The WHO Brief has important messages for anyone working in public health promotion and policy:
Take a life-course approach and empower people:
Monitor and respond to the impact of weight-based bullying among children and young people (e.g. through an -bullying programmes and training for educa on professionals).
• Assess some of the unintended consequences of current health-promo on strategies on the lives and experiences of people with obesity. For example:
- Do programmes and services simplify obesity?
- Do programmes and services use stigmatizing language?
- Is there an opportunity to promote body positivity/confidence in children and young people in health promotion while also promoting healthier diets and physical activity?• Give a voice to children and young people with obesity and work with families to create family-centred school health approaches that strengthen children’s resilience and consider positive outcomes including but not limited to weight.• Create new standards for the portrayal of individuals with obesity in the media and shift from use of imagery and language that depict people living with obesity in a negative light. Consider the following:
- avoiding photographs that place unnecessary emphasis on excess weight or that isolate an individual’s body parts (e.g. images that dispropor onately show abdomen or lower body; images that show bare midri to emphasize excess weight);
- avoiding pictures that show individuals from the neck down (or with face blocked) for anonymity (e.g. images that show individuals with their head cut out of the image);
- avoiding photographs that perpetuate a stereotype (e.g. ea ng junk food, engaging in sedentary behaviour) and do not share context with the accompanying wri en content.
Strengthen people-centred health systems and public health:
• Adopt people-first language in health systems and public health care services, such as a “patient or person with obesity” rather than “obese patient”.
• Engage people with obesity in the development of public health and primary health care programmes and services.
• Address weight bias in primary health care services and develop health care models that support the needs of people with obesity.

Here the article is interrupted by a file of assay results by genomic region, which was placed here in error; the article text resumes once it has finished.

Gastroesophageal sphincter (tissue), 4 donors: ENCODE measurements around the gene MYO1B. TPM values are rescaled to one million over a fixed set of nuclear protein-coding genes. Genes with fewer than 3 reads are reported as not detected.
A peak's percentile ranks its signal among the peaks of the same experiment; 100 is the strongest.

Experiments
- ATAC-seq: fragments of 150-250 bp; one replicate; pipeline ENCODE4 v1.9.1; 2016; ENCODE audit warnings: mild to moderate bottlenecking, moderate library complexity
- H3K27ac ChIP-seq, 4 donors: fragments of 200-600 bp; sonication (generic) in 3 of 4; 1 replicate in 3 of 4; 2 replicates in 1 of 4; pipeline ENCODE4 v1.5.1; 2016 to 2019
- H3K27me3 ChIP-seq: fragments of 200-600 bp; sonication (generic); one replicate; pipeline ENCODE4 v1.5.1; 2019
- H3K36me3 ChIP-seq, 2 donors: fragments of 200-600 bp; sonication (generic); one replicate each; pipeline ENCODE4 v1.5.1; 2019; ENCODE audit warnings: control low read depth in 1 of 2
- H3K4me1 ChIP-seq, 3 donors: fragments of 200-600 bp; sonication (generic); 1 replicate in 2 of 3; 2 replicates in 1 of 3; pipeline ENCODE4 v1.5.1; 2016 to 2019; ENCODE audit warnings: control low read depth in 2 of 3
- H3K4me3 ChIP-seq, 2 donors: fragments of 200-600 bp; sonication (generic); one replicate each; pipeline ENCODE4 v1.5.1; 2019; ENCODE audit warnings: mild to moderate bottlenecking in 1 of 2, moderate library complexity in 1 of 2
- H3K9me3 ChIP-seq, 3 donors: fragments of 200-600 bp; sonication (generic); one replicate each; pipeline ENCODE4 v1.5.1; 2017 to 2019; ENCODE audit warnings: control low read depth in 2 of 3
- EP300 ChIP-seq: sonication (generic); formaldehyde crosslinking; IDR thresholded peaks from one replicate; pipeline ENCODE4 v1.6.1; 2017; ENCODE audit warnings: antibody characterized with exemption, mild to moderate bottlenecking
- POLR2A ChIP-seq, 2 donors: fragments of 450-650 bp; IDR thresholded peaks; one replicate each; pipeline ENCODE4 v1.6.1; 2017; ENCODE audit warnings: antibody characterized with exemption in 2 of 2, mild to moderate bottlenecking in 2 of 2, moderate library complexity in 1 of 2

• Apply integrated chronic care frameworks to improve pa ent experience and outcomes in preventing and managing obesity. In addition:
- recognize that many patients with obesity have tried to lose weight repeatedly;
- consider that patients may have had negative experiences with health professionals, and approach patients with sensitivity and empathy;
- emphasize the importance of realistic and sustainable behaviour change – focus on meaningful health gains and
- explore all possible causes of a presenting problem, and avoid assuming it is a result of an individual’s weight status.
- Acknowledge the dificulty of achieving sustainable and significant weight loss.
Create supportive communities and healthy environments:
- Consider the unintended consequences of simplistic obesity narratives and address all the factors (social, environmental) that drive obesity.
- Promote mental health resilience and body positivity among children, young people and adults with obesity.
- sensitize health professionals, educators and policy makers to the impact of weight bias and obesity stigma on health and well-being.
Hopefully, these recommendations will find their way into the work of everyone working in health promotion and clinical practice.
The whole brief is available here.
Following in the footsteps of other organisations like the American and Canadian Medical Associations, the Obesity Society, the Obesity Medical Association, and the Canadian Obesity Network, this month, the World Obesity Federation put out an official position statement on recognising obesity as a chronic relapsing progressive disease.
The position statement, published in Obesity Reviews, outlines the rationale for recognising obesity as a chronic disease and is very much in line with the thinking of the other organisations that have long supported this notion.
In an accompanying commentary, Tim Lobstein, the Director of Policy at the World Obesity Federation notes, that recognising obesity as a disease can have the following important benefits for people living with this disease: